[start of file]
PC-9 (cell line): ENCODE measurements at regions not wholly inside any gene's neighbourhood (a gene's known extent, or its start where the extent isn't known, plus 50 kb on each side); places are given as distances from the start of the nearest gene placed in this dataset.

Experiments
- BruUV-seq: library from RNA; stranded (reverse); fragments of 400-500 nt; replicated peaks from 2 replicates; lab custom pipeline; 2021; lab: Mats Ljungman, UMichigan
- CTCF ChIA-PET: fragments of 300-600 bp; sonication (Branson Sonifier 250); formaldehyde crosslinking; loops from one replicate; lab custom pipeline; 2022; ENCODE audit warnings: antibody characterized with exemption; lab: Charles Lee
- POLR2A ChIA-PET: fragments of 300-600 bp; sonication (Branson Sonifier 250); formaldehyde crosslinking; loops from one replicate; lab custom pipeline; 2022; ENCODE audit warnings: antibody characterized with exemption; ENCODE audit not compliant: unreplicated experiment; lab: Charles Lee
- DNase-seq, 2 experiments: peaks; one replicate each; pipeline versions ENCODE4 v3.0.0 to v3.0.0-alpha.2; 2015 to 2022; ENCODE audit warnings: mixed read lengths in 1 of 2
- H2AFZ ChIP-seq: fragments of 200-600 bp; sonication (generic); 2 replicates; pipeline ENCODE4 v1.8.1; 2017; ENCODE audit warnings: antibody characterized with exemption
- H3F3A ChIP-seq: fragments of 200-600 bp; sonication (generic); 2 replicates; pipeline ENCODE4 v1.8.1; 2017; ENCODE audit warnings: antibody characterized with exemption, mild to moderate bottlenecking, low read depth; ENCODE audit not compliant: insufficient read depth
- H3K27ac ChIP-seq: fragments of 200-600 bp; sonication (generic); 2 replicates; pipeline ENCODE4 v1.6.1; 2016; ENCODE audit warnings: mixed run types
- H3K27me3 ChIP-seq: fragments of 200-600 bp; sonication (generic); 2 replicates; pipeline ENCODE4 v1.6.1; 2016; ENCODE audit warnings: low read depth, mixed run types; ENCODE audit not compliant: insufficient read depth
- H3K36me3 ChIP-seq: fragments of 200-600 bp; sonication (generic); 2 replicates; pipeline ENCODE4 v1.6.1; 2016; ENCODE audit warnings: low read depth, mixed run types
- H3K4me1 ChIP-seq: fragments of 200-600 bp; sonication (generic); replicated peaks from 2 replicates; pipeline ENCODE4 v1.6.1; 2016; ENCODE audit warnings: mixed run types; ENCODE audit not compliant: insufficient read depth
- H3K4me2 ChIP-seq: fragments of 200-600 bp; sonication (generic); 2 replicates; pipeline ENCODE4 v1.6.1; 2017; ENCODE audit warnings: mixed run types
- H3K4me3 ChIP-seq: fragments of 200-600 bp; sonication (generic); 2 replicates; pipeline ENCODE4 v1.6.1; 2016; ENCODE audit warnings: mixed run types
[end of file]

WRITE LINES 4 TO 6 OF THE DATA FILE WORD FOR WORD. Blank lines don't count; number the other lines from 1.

- CTCF ChIA-PET: fragments of 300-600 bp; sonication (Branson Sonifier 250); formaldehyde crosslinking; loops from one replicate; lab custom pipeline; 2022; ENCODE audit warnings: antibody characterized with exemption; lab: Charles Lee
- POLR2A ChIA-PET: fragments of 300-600 bp; sonication (Branson Sonifier 250); formaldehyde crosslinking; loops from one replicate; lab custom pipeline; 2022; ENCODE audit warnings: antibody characterized with exemption; ENCODE audit not compliant: unreplicated experiment; lab: Charles Lee
- DNase-seq, 2 experiments: peaks; one replicate each; pipeline versions ENCODE4 v3.0.0 to v3.0.0-alpha.2; 2015 to 2022; ENCODE audit warnings: mixed read lengths in 1 of 2